Les États généraux du film documentaire 2015 Editorial

Editorial


How to save a point of view?
Time and space are two conditions and require a gap, a space so that we can move outside the flow, the illusory infinite, and work on difference, the place of the other. Safeguarding the time and space of a point of view means thinking the time and space of representation, the place where form and narrative are invented, in a context where speed is transforming our way of looking at and practicing images.
In this edition’s workshops, we will take the time notably to think about technical and aesthetic mutations of cinema, to note how formal inventions sometimes precede technical changes, which, in turn, modify our practices and the ways we perceive, not forgetting to consider the “conditions in which the camera can become a subject in-itself, an alter”. This preoccupation is shared in the encounter between the scenes of therapy and of cinema: what place do the camera and the person filming occupy in a therapeutic situation, and what can this triangulation transform? How can we represent therapy as a setting for pure creation, of narrative invention? We explore other imagined tales in “the documentary fable” to discover how cineastes have created a moving form where staging and narrative seize reality. Filmmakers’ words and experiences are at the heart of all these sessions shared with the public.
Critical comment will also be exchanged in “Doc History”, where the confrontation of two films, one from a country’s film heritage and the other a contemporary work, will give us the opportunity to follow a formal current and its evolution over time. From the intimate to the historic, from personal narrative to a portrait of the world surrounding them, the Spanish cinema of “Doc Route” explores the complexity and diversity of the country’s inhabitants and territory, while never ceasing to look beyond its borders to seek out whatever fracture can be cracked open into which cinema can slide. Gaps are also at work throughout the works of Marc Karlin and Michael Snow, and again in the impressive Homeland where director Abbas Fahdel pulls us along beside him through the streets of Baghdad before and after the war, and also in Miguel Gomes’ magnificent Arabian Nights. Festivities will open with new films by Claire Simon and Éliane de Latour and will close by celebrating fifteenth anniversary of the Lussas École documentaire’s Master’s programme in documentary filmmaking.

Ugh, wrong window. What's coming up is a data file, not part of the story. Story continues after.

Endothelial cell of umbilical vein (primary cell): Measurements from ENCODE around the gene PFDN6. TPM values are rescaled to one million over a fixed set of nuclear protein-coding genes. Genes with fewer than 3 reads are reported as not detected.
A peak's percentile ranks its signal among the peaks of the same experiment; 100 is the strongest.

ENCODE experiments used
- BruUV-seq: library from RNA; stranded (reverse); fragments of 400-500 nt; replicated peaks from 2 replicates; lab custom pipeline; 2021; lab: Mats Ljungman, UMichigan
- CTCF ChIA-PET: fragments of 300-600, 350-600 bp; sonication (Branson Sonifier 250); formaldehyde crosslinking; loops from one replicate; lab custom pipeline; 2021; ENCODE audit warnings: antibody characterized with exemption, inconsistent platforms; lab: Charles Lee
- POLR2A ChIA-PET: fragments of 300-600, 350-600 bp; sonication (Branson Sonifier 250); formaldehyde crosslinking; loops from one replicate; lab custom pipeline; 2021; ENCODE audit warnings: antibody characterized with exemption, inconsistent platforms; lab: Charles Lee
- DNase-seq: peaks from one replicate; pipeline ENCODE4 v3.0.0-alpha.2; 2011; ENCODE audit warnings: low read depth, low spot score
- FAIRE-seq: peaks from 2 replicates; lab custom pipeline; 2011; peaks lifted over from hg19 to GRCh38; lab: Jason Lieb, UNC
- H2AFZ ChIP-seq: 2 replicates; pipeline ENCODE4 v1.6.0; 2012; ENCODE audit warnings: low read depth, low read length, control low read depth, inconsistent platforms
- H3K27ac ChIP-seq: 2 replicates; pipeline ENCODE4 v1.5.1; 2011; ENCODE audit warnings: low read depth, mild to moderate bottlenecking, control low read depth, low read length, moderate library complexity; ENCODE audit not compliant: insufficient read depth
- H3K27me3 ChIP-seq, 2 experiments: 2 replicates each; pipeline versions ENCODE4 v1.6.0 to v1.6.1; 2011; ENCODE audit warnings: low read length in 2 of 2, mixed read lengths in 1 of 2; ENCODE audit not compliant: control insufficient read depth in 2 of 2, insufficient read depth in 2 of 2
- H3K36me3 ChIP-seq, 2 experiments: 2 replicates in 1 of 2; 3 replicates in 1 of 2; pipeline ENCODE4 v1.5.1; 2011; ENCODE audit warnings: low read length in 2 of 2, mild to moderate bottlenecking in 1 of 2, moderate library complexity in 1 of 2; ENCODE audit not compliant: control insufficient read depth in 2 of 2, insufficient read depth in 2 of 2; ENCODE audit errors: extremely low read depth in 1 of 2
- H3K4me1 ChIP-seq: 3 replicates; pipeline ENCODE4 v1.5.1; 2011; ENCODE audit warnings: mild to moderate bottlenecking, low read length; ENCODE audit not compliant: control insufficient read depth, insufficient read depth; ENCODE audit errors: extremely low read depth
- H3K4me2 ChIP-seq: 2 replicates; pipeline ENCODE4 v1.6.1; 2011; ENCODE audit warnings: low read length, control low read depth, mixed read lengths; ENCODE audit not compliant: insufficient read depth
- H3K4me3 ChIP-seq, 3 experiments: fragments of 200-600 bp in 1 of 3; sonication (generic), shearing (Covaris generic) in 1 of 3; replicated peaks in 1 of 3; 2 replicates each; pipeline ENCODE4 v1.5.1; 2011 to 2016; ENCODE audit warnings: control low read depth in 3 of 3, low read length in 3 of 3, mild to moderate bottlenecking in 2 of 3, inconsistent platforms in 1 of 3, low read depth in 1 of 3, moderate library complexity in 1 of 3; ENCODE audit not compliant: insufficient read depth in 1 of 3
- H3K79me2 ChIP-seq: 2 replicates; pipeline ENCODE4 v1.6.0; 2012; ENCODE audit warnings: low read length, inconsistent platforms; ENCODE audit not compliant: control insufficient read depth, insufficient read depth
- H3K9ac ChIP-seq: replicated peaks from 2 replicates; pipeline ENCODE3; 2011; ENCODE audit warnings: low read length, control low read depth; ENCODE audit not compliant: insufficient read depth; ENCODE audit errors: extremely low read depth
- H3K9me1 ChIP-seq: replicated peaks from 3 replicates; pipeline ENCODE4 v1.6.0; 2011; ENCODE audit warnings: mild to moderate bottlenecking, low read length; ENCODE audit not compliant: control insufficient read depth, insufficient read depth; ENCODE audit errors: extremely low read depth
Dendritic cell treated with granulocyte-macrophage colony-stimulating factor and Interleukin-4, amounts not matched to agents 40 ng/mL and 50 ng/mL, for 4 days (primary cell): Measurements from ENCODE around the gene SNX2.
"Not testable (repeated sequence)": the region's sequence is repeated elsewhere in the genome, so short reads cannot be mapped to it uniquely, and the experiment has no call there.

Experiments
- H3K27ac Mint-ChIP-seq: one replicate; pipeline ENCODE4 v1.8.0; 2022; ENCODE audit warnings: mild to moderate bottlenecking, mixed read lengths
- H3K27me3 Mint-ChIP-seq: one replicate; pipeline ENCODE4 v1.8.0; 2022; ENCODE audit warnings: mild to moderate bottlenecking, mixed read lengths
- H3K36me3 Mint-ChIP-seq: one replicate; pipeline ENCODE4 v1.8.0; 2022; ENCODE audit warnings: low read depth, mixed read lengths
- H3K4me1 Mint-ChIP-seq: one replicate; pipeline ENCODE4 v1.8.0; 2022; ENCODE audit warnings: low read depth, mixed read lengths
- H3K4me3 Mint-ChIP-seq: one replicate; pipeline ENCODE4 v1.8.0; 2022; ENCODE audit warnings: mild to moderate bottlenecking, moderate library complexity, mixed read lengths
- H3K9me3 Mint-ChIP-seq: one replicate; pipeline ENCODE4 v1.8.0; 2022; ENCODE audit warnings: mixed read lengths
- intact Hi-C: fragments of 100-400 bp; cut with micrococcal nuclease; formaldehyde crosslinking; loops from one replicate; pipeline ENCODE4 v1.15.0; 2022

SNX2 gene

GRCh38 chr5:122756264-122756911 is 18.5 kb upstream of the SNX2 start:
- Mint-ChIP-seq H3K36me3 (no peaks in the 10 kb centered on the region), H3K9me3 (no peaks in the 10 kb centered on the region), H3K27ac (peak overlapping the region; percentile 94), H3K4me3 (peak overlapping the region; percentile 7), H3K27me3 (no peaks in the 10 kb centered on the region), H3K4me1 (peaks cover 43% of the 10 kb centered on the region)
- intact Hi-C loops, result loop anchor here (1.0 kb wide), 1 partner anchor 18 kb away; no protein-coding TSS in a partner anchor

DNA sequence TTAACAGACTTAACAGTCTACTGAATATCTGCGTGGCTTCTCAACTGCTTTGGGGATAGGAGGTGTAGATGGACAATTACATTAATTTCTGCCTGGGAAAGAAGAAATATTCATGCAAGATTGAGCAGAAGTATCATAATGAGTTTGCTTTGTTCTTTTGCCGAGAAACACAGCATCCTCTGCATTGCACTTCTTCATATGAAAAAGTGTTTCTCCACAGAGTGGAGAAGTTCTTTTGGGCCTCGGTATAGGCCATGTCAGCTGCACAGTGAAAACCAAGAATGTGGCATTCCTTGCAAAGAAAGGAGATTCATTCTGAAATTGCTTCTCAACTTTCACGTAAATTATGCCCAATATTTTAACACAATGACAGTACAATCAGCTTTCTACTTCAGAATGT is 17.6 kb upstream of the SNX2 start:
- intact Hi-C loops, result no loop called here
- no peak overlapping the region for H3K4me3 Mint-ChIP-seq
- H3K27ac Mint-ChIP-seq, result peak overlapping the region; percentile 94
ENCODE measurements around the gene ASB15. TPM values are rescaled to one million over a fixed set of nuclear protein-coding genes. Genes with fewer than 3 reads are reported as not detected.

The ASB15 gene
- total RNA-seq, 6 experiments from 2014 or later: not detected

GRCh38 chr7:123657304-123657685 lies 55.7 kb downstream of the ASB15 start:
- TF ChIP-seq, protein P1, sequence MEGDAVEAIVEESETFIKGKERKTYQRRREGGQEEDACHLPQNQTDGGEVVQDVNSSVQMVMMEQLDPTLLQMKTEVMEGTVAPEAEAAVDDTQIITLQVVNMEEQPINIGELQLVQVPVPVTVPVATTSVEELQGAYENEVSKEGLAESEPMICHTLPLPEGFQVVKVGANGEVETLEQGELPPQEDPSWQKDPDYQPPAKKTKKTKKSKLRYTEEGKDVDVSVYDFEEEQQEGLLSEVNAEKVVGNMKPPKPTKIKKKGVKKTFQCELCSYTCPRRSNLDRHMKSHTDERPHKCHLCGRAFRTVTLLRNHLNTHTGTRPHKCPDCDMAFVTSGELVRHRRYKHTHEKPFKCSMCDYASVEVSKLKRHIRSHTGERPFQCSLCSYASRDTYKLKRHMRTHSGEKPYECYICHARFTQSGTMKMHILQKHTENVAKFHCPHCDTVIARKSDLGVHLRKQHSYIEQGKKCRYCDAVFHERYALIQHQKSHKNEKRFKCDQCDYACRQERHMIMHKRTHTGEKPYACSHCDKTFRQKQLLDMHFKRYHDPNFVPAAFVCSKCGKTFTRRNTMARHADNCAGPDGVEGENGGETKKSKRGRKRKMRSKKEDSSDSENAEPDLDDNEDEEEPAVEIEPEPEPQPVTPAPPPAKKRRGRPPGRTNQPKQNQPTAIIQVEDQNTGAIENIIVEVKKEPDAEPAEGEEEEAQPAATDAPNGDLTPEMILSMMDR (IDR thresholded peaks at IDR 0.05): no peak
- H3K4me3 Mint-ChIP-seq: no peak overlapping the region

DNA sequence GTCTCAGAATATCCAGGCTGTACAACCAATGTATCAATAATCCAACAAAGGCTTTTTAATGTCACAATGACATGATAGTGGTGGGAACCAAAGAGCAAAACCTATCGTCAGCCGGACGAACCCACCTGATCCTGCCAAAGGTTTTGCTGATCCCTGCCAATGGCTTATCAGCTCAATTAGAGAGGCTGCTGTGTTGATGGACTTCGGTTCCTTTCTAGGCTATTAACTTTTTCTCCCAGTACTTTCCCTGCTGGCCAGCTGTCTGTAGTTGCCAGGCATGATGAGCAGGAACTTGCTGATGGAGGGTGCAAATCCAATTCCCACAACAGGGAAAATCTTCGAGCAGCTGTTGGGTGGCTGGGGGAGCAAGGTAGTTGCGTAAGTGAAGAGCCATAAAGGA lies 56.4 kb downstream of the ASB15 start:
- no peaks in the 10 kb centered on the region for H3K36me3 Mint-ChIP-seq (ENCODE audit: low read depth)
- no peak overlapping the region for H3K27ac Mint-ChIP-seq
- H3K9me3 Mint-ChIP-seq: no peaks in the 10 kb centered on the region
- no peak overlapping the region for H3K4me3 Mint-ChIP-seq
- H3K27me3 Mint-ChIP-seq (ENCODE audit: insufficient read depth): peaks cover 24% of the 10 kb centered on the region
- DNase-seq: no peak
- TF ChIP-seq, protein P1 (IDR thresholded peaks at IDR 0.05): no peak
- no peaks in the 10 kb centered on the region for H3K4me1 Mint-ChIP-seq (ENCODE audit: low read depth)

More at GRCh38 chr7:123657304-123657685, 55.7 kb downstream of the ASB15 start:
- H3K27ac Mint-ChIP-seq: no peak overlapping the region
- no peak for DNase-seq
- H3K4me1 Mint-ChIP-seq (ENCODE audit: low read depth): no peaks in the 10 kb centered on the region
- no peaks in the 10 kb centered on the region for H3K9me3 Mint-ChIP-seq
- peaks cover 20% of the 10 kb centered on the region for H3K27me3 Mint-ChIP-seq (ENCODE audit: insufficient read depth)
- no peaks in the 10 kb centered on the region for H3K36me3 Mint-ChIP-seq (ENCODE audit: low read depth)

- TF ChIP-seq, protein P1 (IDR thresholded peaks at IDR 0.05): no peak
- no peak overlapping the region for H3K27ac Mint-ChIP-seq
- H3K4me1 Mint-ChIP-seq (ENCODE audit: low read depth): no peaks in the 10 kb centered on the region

Inventive films are also honoured in the “Viewing Experiences” and “Tënk!” selections. These creations would not exist without the obstinate conviction of those who make them in increasingly precarious conditions. For several years already, the existence of creative documentary has become more and more fragile, and today it is violently under threat as funding possibilities melt away like snow in the sun. Put into doubt is the whole future of creative audiovisual documentary in this country and more widely the freedom to create. That is why we have mobilised within the collective “We are documentary”. It would seem that negotiations are progressing and our demands have been heard. However in a similar way to the movement against the still suspended reform of the unemployment insurance regime covering intermittent workers in the entertainment industry, what is at stake is that the experience and the analyses of those who engage in thinking out and working on alternative proposals be considered seriously and that we refuse the establishment of a two level system. Like in other social movements, simply listening to a different point of view, voices who refuse and demand, is not enough. They will have to be taken into account.

Pascale Paulat and Christophe Postic